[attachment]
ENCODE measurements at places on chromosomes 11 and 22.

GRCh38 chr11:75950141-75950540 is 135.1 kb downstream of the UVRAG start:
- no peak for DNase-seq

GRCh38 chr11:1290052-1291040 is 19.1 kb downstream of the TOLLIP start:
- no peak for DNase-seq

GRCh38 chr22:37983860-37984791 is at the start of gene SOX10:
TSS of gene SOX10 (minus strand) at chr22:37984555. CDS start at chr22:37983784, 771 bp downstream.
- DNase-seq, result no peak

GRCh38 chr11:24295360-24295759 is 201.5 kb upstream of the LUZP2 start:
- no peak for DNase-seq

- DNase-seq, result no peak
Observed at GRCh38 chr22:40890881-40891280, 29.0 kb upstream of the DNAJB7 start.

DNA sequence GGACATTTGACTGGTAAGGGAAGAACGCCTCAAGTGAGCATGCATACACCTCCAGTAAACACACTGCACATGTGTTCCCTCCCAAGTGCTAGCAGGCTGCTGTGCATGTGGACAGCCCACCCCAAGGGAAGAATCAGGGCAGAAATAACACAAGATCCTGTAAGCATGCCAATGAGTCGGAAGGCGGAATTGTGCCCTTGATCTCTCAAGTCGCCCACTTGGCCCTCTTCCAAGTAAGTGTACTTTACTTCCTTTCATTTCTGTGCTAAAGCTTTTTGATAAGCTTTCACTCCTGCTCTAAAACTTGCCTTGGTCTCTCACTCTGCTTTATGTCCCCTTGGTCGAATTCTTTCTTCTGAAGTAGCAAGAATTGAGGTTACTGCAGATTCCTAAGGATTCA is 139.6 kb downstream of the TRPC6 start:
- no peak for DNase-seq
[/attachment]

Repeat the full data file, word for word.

ENCODE measurements at places on chromosomes 11 and 22.

GRCh38 chr11:75950141-75950540 is 135.1 kb downstream of the UVRAG start:
- no peak for DNase-seq

GRCh38 chr11:1290052-1291040 is 19.1 kb downstream of the TOLLIP start:
- no peak for DNase-seq

GRCh38 chr22:37983860-37984791 is at the start of gene SOX10:
TSS of gene SOX10 (minus strand) at chr22:37984555. CDS start at chr22:37983784, 771 bp downstream.
- DNase-seq, result no peak

GRCh38 chr11:24295360-24295759 is 201.5 kb upstream of the LUZP2 start:
- no peak for DNase-seq

- DNase-seq, result no peak
Observed at GRCh38 chr22:40890881-40891280, 29.0 kb upstream of the DNAJB7 start.

DNA sequence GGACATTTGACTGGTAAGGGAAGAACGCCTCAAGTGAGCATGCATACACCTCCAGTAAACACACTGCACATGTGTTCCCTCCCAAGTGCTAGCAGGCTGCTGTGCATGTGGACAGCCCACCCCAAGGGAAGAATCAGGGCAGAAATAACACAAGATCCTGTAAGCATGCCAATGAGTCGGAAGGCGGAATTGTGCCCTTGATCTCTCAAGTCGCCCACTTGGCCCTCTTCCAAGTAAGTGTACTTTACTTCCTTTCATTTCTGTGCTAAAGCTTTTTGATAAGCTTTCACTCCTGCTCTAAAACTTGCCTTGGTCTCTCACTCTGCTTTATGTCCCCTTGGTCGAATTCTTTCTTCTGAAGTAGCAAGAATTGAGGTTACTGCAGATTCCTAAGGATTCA is 139.6 kb downstream of the TRPC6 start:
- no peak for DNase-seq